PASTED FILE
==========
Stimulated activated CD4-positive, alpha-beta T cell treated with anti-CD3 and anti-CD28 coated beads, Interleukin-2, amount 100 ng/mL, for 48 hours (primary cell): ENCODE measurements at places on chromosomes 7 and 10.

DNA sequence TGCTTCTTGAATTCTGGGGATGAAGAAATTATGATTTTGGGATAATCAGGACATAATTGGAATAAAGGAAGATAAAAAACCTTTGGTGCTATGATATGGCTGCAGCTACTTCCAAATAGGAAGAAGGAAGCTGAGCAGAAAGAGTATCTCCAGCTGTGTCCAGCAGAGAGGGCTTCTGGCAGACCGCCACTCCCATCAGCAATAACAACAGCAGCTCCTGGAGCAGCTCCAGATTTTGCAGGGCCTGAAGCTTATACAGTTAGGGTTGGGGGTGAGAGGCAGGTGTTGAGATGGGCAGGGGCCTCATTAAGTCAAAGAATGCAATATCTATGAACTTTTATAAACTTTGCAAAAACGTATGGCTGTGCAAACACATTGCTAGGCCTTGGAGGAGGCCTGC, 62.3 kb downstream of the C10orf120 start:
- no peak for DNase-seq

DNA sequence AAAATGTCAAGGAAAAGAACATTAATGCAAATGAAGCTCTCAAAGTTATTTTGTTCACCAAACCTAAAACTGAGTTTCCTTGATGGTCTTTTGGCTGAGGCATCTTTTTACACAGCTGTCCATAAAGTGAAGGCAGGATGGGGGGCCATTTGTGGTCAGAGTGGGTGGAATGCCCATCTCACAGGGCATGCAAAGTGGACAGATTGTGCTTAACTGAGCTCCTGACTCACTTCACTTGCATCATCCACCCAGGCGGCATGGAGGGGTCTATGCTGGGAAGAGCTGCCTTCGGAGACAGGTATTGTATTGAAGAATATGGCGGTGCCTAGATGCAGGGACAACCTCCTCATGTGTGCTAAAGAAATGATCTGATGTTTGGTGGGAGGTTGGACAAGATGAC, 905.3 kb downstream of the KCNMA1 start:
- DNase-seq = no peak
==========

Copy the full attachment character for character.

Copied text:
Stimulated activated CD4-positive, alpha-beta T cell treated with anti-CD3 and anti-CD28 coated beads, Interleukin-2, amount 100 ng/mL, for 48 hours (primary cell): ENCODE measurements at places on chromosomes 7 and 10.

DNA sequence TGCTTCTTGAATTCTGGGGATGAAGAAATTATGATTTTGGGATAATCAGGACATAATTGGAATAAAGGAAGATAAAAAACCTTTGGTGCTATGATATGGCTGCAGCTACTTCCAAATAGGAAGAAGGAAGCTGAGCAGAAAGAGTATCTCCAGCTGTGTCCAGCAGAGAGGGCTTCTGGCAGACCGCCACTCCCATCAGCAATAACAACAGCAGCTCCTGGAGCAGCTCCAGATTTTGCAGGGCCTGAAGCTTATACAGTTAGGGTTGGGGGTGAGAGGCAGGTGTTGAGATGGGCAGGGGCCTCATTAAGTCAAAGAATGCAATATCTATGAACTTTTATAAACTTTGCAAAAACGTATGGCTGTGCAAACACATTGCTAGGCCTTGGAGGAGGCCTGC, 62.3 kb downstream of the C10orf120 start:
- no peak for DNase-seq

DNA sequence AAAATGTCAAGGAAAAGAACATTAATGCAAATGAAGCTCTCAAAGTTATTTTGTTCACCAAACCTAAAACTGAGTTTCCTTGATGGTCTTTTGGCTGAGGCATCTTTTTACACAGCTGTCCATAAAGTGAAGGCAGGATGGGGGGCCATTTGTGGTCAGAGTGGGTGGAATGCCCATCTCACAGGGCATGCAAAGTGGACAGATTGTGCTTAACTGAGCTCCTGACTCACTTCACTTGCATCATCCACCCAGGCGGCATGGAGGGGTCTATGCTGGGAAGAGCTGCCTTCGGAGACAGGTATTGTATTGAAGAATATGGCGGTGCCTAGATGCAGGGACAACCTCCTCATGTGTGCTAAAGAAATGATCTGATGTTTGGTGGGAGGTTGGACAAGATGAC, 905.3 kb downstream of the KCNMA1 start:
- DNase-seq = no peak